Ben Affleck playing Bruce Wayne/Batman – colloquially known as Batfleck – will be the major new onscreen addition to the Man of Steel sequel (unofficially known as Batman vs. Superman), where he joins Henry Cavill, Amy Adams, Diane Lane and Laurence Fisburne, who are returning from director Zack Snyder’s divisive, yet ultimately successful relaunch of the Superman movie franchise.
Snyder is co-writing the Batman vs Superman screen story with David S. Goyer, who is back on screenwriting duties for the sequel. We’ve heard rumors about the side characters that could be included in Goyer’s script, ranging from Superman’s other iconic billionaire antagonist/foil, Lex Luthor, to a love interest for Affleck’s playboy Wayne; for the time being, though, nothing has been confirmed as far as concrete plot details go for Supe and Bat’s live-action cinematic team-up debut (other than the story will address the collateral damage that resulted from an inexperienced Kal-El’s city-demolishing battle with General Zod and his forces).
Additional casting announcements will be arriving over the next few month, as we count-down to the start of principal photography on the Man of Steel sequel (with production in Detroit and other Michigan cities expected to get underway early next year). Cinematographer Larry Fong – who collaborated with Snyder on 300, Watchmen and Sucker Punch – will serve as director of photography on Batman vs. Superman, according to his Worldwide Production Agency resume (hat tip to Coming Soon reader Glitch for uncovering this). The film, as mentioned before, is still officially-untitled, despite Fong’s resume indicating otherwise.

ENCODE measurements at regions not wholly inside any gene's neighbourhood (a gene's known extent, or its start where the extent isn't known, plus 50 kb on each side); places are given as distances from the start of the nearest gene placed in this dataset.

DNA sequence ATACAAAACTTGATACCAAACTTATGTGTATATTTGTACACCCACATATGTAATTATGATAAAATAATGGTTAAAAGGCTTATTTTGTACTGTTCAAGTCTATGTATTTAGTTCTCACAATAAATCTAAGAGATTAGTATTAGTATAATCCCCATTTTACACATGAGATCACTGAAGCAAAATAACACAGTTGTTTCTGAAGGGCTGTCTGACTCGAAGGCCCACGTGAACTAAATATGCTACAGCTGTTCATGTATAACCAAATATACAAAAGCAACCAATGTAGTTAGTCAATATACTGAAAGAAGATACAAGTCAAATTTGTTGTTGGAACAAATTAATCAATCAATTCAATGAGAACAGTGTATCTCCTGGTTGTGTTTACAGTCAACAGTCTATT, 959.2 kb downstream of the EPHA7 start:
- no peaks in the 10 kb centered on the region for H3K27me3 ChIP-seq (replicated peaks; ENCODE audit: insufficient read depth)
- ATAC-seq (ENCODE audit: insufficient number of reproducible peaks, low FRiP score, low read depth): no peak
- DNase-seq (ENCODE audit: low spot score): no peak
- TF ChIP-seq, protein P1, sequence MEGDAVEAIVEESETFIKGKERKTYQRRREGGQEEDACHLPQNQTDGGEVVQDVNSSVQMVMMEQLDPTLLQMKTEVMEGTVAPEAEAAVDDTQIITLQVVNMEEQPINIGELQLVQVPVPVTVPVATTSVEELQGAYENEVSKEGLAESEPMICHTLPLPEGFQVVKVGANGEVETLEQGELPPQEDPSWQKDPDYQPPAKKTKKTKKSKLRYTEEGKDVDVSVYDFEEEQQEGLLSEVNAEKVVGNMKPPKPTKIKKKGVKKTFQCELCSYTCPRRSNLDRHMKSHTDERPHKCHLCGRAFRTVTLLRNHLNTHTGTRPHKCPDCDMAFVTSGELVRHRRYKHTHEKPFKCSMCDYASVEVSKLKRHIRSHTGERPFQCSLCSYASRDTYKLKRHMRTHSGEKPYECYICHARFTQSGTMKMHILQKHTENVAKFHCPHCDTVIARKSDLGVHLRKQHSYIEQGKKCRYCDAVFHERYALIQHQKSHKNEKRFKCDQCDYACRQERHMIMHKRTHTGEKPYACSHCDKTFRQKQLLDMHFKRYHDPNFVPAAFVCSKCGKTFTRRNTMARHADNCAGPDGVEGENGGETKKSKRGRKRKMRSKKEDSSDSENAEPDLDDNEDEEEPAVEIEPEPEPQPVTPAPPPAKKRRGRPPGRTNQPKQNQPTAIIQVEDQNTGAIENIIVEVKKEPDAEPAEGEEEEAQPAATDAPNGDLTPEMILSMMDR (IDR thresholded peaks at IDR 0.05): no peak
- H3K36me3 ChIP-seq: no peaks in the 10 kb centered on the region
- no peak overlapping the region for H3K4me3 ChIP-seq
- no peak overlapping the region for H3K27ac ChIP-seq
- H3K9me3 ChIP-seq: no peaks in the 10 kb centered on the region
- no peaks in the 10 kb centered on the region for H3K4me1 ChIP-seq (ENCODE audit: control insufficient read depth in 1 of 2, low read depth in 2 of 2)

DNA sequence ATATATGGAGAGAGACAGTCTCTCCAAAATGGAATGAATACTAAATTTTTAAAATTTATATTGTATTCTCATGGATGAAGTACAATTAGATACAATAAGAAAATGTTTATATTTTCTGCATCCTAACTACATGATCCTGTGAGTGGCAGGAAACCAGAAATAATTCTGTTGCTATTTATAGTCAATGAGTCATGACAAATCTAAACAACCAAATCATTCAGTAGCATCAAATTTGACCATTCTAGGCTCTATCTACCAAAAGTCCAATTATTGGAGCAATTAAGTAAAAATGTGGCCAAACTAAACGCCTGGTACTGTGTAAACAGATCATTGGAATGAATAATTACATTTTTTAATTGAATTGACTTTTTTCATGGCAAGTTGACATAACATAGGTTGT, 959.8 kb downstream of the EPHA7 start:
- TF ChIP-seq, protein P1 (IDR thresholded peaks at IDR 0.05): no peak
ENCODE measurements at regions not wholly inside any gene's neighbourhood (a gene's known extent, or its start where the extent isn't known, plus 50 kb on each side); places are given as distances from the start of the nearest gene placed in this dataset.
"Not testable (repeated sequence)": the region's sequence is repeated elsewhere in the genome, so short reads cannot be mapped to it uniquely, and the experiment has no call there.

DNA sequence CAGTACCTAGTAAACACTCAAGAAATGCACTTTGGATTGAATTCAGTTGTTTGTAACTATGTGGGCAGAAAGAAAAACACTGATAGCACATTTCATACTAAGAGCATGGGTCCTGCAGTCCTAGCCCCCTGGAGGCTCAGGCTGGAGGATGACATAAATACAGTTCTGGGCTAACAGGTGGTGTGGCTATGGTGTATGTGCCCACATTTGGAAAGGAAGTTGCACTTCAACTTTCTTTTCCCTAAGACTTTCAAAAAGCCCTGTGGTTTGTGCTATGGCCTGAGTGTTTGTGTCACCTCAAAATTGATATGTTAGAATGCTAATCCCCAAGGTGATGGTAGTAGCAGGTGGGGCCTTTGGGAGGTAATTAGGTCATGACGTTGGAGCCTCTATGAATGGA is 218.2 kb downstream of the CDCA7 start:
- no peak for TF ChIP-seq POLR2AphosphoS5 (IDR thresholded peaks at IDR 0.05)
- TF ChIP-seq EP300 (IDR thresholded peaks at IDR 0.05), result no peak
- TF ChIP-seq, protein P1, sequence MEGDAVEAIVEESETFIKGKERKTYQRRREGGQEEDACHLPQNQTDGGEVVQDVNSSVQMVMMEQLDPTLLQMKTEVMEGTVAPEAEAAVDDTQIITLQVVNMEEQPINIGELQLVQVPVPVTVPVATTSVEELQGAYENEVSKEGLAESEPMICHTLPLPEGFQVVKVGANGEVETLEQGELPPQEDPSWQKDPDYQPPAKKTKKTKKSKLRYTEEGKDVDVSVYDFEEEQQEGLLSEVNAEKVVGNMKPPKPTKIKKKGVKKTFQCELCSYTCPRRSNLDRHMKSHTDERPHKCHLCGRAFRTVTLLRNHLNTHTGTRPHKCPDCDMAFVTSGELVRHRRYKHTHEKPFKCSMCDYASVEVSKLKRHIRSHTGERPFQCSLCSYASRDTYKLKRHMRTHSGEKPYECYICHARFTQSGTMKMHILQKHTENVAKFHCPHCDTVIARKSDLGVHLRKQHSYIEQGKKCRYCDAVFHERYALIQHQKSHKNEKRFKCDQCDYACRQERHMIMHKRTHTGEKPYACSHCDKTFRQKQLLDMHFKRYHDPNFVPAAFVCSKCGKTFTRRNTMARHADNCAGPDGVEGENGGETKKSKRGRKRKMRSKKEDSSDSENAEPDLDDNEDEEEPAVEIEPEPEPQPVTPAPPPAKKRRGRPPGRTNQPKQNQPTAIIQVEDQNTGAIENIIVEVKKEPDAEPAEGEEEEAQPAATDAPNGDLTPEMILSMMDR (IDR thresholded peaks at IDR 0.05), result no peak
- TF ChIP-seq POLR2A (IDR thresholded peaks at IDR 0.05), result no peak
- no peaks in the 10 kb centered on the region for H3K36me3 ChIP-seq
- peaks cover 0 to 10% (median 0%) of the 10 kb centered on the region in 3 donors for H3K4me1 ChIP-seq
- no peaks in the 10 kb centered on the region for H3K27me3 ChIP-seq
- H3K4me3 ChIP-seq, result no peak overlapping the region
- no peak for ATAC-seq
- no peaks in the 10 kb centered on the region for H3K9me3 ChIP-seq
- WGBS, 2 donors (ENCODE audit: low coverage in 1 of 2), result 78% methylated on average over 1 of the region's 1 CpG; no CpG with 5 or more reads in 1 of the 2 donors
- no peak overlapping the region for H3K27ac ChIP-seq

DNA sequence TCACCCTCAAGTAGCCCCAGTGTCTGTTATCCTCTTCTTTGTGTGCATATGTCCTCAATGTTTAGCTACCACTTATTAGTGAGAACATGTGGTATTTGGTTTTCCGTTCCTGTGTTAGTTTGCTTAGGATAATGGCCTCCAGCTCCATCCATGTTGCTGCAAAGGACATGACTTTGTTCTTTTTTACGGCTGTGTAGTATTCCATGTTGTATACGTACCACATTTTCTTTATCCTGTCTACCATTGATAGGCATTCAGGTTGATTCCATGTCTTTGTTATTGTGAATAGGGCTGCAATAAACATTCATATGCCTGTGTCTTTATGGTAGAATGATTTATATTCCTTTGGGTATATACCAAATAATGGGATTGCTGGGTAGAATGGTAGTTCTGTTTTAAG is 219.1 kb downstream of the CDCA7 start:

Fong, in case you weren’t aware, did not shoot Man of Steel (pardon the wording) for Snyder; instead, the latter collaborated with cinematographer Amir Mokri, whose other credits include Fast & Furious and Transformers: Dark of the Moon. Meanwhile, Fong was busy serving as the director of photography on this year’s popular magician heist action/thriller, Now You See Me, after having shot the sci-fi throwback Super 8 with director J.J. Abrams. (Mokri and Snyder, as it were, also used the occasional Abrams-favorite lens flare effect in Man of Steel.)
Man of Steel was shot using documentary-eseque techniques similar to those used in cinema veritae (handheld camerawork, snap-zooms), which bothered some moviegoers and cinema buffs – possessing an avid knowledge of the technical side of filmmaking – who aren’t fans of “realism” in cinematography, when it comes to superhero films and blockbusters. As opposed to, being okay with that approach in docudrama fare made by the likes of director Paul Greengrass (Captain Phillips), where the style is often simply identified as shaky cam.
However, Snyder and Mokri’s decision to forgo visual slickness for more rough n’ tumble imagery did imbue the catastrophic destruction in Man of Steel‘s third act with a heightened sense of awe and immediacy (in this writer’s opinion, anyway). Snyder and Fong’s previous collaborations were far more smooth and stylized in form than Man of Steel, but it stands to reason that the duo will at least partly carryover the (intentionally) rougher aesthetic for Batman vs. Superman instead (if only to maintain storytelling continuity and for thematic purposes).
Let us know if would are hoping that Batman vs Superman will be shot more in the vein of 300 and Watchmen rather than Man of Steel, now that Fong is reuniting with Snyder on the project. Or, rather, sound off if you approve of the shot choices in Snyder’s Superman movie reboot and feel that it’s all the more appropriate for the sequel, seeing how the Man of Steel universe is being expanded to include Batman and (possibly) his crime-ridden home turf.
Batman vs. Superman/Man of Steel 2 will open in theaters on July 17th, 2015.
Source: Coming Soon